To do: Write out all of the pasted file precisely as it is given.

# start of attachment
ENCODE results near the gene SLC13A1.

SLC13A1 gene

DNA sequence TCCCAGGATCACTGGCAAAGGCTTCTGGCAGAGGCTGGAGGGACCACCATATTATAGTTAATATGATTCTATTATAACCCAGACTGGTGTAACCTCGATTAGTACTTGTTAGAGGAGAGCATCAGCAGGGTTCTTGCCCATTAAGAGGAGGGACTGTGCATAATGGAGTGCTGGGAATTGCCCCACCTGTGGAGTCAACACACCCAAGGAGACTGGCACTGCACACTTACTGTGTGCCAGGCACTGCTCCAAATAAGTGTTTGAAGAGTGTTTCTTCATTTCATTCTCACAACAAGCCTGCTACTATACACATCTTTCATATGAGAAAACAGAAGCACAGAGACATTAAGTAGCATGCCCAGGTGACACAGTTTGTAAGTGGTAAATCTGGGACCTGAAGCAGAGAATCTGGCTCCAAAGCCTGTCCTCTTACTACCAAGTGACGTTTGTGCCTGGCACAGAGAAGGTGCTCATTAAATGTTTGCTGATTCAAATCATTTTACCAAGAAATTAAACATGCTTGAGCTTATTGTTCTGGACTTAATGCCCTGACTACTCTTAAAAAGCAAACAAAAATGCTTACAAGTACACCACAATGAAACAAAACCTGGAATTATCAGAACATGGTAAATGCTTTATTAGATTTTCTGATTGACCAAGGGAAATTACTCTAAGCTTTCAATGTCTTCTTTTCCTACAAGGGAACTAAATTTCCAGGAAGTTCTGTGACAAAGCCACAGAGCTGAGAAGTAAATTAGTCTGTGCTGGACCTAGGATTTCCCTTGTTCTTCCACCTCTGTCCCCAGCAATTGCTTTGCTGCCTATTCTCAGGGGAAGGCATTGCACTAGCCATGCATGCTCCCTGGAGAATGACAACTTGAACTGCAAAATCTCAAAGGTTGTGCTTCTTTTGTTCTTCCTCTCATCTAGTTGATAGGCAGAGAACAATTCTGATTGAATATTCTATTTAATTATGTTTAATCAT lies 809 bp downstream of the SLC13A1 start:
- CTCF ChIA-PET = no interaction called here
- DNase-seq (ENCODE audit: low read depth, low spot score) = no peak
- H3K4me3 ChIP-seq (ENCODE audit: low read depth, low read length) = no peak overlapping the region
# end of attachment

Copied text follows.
ENCODE results near the gene SLC13A1.

SLC13A1 gene

DNA sequence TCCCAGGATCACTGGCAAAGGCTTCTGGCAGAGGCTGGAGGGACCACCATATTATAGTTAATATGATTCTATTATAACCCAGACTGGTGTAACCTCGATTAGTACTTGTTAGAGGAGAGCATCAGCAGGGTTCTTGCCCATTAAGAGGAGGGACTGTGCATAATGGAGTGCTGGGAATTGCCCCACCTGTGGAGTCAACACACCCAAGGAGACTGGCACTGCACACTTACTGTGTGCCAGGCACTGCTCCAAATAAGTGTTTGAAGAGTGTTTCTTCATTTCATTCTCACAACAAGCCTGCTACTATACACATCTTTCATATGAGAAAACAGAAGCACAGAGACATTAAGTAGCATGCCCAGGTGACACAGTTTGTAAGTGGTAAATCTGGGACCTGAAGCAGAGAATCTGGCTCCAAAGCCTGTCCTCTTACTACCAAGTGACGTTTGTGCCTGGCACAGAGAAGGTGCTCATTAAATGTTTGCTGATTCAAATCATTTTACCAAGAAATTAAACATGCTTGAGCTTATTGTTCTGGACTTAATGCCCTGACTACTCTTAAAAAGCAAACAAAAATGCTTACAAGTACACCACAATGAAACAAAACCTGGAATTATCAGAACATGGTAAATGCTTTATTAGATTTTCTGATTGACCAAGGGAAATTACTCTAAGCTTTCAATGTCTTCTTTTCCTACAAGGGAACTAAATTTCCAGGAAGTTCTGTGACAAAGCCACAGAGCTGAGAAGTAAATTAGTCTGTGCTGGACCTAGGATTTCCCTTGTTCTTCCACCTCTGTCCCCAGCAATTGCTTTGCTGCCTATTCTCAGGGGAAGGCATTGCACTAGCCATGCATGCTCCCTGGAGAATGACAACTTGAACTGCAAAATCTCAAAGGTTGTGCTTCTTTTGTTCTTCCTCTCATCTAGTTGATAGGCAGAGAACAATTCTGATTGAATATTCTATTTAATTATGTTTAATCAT lies 809 bp downstream of the SLC13A1 start:
- CTCF ChIA-PET = no interaction called here
- DNase-seq (ENCODE audit: low read depth, low spot score) = no peak
- H3K4me3 ChIP-seq (ENCODE audit: low read depth, low read length) = no peak overlapping the region